• Health Navigation: Navigate complex healthcare systems with community members, including assisting with scheduling appointments, arranging transportation, and addressing logistical barriers.
  • Community-Based Support Groups: Establish and facilitate community-based support groups for individuals facing similar health challenges, fostering a sense of community and mutual support.
  • Emergency Preparedness: Educate community members on emergency preparedness, including creating emergency plans and accessing local emergency services during crises.
  • Data Collection and Reporting: Collect and maintain accurate data on community health trends, challenges, and successes, contributing to evidence-based public health initiatives.
  • Public Health Campaigns: Collaborate with public health agencies to design and implement health campaigns targeting specific health issues prevalent in the community.
  • Language Interpretation: Provide language interpretation services to ensure effective communication between non-English speaking community members and healthcare providers.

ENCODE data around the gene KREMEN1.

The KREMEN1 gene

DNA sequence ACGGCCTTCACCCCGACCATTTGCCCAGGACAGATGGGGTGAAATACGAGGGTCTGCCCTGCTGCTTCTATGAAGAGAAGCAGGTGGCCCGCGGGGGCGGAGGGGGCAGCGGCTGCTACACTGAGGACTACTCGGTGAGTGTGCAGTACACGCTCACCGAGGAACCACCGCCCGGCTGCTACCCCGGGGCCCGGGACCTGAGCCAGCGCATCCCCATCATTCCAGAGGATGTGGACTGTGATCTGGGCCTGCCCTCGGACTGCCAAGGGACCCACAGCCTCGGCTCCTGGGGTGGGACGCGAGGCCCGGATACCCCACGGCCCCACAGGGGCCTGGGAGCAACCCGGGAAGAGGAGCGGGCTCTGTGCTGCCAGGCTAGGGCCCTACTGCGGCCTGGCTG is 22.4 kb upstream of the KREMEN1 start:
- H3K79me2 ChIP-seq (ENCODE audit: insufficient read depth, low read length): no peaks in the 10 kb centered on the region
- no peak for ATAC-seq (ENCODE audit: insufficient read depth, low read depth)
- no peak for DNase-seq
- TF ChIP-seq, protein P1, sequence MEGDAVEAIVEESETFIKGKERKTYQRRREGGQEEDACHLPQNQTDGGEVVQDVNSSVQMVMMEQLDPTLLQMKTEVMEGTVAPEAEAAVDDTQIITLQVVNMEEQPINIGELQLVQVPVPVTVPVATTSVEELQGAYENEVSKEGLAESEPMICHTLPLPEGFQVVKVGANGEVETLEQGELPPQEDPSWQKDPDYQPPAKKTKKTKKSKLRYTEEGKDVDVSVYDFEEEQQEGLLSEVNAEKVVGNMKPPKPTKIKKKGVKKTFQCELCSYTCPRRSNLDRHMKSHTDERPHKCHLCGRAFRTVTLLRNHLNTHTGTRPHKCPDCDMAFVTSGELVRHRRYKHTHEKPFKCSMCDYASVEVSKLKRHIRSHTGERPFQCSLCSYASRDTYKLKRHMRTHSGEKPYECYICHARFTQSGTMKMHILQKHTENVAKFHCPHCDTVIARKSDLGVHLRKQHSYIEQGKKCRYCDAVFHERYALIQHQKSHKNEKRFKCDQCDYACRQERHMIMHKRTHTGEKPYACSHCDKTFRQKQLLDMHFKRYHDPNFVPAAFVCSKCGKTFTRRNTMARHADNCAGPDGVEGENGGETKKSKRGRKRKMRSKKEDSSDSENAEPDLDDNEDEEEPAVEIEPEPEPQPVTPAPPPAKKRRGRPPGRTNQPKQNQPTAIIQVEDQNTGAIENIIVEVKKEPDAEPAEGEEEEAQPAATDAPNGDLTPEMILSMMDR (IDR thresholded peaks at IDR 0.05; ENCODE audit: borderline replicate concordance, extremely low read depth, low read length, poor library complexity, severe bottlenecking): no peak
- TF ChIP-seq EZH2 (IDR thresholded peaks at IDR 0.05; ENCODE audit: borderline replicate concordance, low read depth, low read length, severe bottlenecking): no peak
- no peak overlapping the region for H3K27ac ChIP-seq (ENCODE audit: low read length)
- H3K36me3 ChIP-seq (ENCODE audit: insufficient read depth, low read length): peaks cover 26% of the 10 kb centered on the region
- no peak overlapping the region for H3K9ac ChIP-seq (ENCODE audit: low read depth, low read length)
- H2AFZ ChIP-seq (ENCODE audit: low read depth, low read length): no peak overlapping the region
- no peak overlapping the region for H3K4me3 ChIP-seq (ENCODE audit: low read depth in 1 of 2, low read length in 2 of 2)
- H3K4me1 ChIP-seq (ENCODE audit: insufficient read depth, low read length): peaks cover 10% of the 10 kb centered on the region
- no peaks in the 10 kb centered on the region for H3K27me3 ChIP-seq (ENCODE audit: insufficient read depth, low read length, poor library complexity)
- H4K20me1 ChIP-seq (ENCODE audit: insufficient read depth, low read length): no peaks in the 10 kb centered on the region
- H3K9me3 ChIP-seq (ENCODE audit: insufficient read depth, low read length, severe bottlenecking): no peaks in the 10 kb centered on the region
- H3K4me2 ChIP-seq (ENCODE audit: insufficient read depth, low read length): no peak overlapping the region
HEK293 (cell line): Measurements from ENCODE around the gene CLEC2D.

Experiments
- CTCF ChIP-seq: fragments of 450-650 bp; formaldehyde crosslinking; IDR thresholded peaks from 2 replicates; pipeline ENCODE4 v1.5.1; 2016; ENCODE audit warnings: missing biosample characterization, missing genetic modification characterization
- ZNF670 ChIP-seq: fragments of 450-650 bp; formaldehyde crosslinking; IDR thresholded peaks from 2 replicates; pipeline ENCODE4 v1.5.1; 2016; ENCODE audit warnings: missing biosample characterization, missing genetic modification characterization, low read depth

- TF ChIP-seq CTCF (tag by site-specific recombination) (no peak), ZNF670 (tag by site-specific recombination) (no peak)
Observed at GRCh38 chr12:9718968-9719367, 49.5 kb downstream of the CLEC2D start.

• Empowerment Programs: Develop and implement empowerment programs that aim to enhance community members' ability to advocate for their health needs and make informed decisions.
  • Partnership Building: Build partnerships with local organizations, schools, and businesses to create a comprehensive network of support for community health initiatives.
  • Home Visits: Conduct home visits to assess living conditions, address environmental health concerns, and provide personalized health education in a familiar and comfortable setting.
  • Documentation and Reporting: Maintain detailed records of interactions, interventions, and outcomes, ensuring proper documentation for program evaluation and improvement.

Types of Community Health Workers
Community health workers take on various roles and specializations to address the diverse needs of communities. Here are different types of community health workers:

  • Promotoras or Promotores de Salud: These are bilingual CHWs, often from the Latino/Hispanic community, specializing in providing health education and support. They play an important role in bridging cultural and linguistic gaps in healthcare.